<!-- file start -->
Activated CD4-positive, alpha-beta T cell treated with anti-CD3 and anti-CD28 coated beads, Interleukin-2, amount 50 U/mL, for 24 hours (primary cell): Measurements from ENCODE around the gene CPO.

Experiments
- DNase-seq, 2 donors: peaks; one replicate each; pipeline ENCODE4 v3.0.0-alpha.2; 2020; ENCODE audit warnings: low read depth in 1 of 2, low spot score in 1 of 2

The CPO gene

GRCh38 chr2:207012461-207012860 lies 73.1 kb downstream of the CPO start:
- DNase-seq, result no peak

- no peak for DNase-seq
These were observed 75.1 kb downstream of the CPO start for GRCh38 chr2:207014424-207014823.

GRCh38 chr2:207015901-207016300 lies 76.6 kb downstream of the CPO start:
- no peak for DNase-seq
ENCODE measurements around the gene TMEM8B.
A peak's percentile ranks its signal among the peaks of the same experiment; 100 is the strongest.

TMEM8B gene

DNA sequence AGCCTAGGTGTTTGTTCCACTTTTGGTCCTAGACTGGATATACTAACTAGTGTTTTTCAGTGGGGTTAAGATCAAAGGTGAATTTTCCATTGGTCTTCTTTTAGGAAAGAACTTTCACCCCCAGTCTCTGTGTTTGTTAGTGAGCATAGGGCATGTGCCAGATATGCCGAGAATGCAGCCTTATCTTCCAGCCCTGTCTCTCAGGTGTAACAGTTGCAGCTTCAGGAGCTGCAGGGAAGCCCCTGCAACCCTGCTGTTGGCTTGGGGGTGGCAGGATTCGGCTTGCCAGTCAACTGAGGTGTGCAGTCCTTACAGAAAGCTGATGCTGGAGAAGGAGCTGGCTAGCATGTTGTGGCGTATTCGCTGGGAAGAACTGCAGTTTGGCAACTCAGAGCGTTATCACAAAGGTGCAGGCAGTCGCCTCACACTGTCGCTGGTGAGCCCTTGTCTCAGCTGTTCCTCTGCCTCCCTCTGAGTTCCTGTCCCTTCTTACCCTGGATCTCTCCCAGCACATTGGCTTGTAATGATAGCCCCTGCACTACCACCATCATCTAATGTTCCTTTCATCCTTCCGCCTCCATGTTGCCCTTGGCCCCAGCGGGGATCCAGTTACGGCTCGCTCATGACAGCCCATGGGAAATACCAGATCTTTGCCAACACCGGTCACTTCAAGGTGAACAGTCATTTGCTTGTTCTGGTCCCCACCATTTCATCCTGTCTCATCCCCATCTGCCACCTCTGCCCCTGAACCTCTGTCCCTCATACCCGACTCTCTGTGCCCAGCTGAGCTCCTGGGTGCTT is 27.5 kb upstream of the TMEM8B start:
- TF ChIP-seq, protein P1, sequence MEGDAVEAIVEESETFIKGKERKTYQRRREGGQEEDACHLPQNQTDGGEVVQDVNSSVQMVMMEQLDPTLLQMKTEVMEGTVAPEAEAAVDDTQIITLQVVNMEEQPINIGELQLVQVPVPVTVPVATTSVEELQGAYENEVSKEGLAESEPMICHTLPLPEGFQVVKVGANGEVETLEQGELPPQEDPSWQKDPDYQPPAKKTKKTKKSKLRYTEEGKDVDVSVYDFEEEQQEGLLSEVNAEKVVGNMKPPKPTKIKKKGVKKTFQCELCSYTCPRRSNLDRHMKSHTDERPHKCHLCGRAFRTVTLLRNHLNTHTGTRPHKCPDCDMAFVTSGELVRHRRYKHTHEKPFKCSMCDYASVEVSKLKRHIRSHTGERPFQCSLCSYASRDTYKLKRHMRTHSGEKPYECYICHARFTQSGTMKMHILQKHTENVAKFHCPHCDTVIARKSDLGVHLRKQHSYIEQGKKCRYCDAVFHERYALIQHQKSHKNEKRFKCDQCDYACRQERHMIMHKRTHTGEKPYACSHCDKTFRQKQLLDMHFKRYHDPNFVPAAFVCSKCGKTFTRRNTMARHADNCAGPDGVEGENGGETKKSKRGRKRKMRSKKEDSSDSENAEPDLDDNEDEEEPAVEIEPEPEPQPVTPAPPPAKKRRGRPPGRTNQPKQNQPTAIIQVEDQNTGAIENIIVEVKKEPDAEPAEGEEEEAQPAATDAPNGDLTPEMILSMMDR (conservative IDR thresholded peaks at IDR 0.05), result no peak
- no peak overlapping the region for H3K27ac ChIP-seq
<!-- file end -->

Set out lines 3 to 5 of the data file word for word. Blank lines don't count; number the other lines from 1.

- DNase-seq, 2 donors: peaks; one replicate each; pipeline ENCODE4 v3.0.0-alpha.2; 2020; ENCODE audit warnings: low read depth in 1 of 2, low spot score in 1 of 2

The CPO gene

GRCh38 chr2:207012461-207012860 lies 73.1 kb downstream of the CPO start: